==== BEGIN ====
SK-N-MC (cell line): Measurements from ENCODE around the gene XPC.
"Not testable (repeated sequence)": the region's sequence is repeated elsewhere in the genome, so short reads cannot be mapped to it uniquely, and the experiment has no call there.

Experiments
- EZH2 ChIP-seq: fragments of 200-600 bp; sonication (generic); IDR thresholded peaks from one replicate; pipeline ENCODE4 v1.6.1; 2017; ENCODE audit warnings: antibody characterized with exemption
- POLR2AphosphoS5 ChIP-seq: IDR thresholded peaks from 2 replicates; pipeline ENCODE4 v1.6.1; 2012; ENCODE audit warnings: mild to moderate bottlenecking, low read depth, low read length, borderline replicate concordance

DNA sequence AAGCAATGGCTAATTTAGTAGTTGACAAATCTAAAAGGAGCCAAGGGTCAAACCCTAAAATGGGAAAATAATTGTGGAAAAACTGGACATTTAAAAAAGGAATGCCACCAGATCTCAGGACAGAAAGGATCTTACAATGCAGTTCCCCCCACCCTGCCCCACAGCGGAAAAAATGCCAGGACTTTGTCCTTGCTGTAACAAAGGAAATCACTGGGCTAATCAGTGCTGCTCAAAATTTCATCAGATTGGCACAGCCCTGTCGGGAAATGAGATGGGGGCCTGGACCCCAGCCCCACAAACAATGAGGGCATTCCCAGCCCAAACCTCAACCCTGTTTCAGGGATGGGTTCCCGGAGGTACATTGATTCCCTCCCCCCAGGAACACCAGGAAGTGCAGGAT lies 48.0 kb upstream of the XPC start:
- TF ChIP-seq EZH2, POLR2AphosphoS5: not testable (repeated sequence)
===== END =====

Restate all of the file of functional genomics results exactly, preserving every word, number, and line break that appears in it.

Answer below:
SK-N-MC (cell line): Measurements from ENCODE around the gene XPC.
"Not testable (repeated sequence)": the region's sequence is repeated elsewhere in the genome, so short reads cannot be mapped to it uniquely, and the experiment has no call there.

Experiments
- EZH2 ChIP-seq: fragments of 200-600 bp; sonication (generic); IDR thresholded peaks from one replicate; pipeline ENCODE4 v1.6.1; 2017; ENCODE audit warnings: antibody characterized with exemption
- POLR2AphosphoS5 ChIP-seq: IDR thresholded peaks from 2 replicates; pipeline ENCODE4 v1.6.1; 2012; ENCODE audit warnings: mild to moderate bottlenecking, low read depth, low read length, borderline replicate concordance

DNA sequence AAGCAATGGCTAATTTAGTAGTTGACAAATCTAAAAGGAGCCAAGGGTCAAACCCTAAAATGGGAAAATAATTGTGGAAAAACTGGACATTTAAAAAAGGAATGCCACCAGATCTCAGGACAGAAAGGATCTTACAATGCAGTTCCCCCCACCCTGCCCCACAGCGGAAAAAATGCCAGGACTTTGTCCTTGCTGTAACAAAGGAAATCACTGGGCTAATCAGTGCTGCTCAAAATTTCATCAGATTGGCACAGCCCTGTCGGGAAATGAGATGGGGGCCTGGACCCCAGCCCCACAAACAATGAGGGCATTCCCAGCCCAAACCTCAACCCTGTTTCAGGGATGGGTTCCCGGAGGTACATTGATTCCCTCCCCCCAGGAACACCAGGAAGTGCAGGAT lies 48.0 kb upstream of the XPC start:
- TF ChIP-seq EZH2, POLR2AphosphoS5: not testable (repeated sequence)